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Columbus businesses join wave of companies promising support for employees' reproductive health care

Jeni's Ice Cream
Bob Hall

Upated June 29, 2022 at 11:50 AM EST.

Many large companies across the U.S have promised to cover employee travel costs for reproductive health care.

Kroger, Amazon, and JP Morgan Chase announced their intentions to offer financial support for anyone traveling for an abortion. All operate in Central Ohio.

Other area companies like the Nationwide Mutual Insurance Company cover expenses related to women's reproductive care including termination of pregnancy, a spokesman said in a statement. Over the coming weeks, it will determine any "implications" to its policy. It does not cover travel expenses for reproductive care, but employees can use FSA and HSA funds to do so.

Ohio State University's health plan did not cover elected abortions in its policy before the Supreme Court decision. In a statement, spokesman Ben Johnson said if necessary, the university and medical center will make adjustments to services, courses or resources to comply with the law.

Seventh Son Brewing Company in the Short North said in a statement via Instagram that it will release a new product with proceeds donated to the Women Have Options abortion fund, host a fundraising event for the organization, and contribute funds to Planned Parenthood Ohio. It intends to work with its insurance provider to "understand how we can best support the reproductive needs of our employees."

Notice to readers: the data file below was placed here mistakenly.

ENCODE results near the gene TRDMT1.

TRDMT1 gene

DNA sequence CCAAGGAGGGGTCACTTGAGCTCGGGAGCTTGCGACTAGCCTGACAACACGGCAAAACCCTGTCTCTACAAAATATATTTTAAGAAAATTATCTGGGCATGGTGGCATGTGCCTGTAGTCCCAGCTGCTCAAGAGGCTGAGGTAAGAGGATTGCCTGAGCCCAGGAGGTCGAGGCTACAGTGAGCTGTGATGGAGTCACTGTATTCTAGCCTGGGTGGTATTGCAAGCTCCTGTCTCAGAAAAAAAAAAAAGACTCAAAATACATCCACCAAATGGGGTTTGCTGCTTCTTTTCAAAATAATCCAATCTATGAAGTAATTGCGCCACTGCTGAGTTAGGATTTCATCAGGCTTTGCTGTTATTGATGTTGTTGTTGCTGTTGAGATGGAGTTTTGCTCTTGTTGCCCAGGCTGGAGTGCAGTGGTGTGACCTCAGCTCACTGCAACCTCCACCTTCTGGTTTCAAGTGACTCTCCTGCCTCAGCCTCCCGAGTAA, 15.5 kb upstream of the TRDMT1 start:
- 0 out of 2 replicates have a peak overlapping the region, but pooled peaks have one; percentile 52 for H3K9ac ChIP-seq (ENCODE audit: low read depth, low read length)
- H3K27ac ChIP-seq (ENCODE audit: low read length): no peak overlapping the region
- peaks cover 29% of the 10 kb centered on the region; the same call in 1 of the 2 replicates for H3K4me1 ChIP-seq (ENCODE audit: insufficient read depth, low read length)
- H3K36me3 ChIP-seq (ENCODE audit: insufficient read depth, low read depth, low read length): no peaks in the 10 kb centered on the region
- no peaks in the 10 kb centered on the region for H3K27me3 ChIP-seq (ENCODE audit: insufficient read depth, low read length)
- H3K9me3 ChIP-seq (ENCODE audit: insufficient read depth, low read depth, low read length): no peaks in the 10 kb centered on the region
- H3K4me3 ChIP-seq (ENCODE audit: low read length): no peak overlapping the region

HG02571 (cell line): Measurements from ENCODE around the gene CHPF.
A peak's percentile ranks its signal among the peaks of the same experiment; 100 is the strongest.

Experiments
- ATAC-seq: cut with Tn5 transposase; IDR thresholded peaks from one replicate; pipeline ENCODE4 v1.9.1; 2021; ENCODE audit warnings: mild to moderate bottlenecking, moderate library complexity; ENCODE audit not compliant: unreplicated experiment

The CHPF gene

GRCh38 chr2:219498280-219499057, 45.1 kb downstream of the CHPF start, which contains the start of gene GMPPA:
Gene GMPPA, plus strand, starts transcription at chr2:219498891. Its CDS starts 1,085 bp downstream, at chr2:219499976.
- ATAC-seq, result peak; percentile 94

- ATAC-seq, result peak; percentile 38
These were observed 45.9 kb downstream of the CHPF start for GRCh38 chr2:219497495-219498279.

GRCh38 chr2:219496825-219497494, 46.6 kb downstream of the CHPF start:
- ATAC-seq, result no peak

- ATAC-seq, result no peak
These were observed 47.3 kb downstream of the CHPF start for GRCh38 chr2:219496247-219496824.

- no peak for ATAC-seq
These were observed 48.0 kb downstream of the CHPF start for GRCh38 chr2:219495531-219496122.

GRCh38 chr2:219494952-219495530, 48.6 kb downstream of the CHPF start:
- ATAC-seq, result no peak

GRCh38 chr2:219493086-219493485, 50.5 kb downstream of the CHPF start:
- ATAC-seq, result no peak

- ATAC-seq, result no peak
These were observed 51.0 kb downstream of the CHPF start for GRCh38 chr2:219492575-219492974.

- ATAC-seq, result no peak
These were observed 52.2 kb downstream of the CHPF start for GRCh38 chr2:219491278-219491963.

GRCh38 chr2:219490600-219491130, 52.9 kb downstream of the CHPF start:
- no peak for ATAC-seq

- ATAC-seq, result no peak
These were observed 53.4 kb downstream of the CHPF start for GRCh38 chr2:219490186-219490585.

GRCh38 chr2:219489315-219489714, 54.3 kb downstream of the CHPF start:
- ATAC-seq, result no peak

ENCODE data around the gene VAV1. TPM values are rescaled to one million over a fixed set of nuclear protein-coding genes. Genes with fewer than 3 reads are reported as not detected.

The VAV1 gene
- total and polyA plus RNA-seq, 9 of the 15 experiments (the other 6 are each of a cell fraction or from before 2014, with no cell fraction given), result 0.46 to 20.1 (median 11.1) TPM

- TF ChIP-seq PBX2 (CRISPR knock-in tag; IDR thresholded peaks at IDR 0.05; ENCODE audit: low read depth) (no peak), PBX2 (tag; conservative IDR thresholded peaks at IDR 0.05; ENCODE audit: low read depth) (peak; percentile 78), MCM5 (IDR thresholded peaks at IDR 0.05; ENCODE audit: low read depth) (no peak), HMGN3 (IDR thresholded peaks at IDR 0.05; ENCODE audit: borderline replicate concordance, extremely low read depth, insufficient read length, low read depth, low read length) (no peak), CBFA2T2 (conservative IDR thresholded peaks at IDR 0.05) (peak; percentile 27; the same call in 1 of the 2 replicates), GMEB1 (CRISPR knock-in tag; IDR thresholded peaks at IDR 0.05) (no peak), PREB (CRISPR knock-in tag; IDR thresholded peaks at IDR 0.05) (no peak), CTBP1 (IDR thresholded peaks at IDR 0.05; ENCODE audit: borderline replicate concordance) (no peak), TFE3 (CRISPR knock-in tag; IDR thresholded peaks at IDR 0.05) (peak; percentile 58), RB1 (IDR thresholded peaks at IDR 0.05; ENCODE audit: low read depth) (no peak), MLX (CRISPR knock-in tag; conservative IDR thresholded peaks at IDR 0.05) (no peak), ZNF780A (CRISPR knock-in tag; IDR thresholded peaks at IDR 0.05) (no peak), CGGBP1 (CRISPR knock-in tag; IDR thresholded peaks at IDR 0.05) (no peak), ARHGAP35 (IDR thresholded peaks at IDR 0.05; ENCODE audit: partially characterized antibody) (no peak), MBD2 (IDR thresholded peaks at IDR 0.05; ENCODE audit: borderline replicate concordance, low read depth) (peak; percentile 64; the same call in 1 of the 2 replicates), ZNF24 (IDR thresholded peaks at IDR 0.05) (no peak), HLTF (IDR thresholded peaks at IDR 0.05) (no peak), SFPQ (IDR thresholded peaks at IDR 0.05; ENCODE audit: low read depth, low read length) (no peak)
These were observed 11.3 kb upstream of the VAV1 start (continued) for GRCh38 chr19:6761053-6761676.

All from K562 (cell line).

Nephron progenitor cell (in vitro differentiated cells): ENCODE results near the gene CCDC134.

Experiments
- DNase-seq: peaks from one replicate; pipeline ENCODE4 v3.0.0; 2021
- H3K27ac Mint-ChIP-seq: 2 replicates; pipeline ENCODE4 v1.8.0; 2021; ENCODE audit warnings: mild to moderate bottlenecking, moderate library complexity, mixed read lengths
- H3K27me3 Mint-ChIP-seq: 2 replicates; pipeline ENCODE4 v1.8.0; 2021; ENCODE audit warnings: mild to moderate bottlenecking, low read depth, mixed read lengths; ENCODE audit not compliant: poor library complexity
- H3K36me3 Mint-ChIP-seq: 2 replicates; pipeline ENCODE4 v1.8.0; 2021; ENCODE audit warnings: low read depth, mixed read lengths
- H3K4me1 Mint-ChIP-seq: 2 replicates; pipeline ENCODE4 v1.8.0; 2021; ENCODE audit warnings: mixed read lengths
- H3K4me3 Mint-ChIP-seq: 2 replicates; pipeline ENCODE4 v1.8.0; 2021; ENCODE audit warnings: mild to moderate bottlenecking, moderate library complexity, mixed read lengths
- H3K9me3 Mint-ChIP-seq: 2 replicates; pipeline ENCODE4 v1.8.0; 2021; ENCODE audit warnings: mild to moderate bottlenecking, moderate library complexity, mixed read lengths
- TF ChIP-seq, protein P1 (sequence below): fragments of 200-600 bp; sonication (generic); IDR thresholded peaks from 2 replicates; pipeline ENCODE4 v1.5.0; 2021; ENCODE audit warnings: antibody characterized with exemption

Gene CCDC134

Jeni's Splendid Ice Creams also issued a statement that said it would "explore legal options" to give employees access to the healthcare they need." It also said it made a donation to Planned Parenthood and that the Supreme Court decision is a "significant step backward for our country." The company is woman founded and 67% of its workforce is women.

The Honda auto plant, located in Marysville, employs over 15,000 workers in Ohio. The company’s current health plan provides coverage for reproductive health benefits, including abortion procedures in limited instances, a spokesman said in a statement.

Ohio's ban on abortions after six weeks of gestation became law last Friday.

Tyler Thompson was a reporter and on-air host for 89.7 NPR News. Thompson, originally from northeast Ohio, has spent the last three years working as a Morning Edition host and reporter at NPR member station KDLG Public Radio and reporter at the Bristol Bay Times Newspaper in Dillingham, Alaska.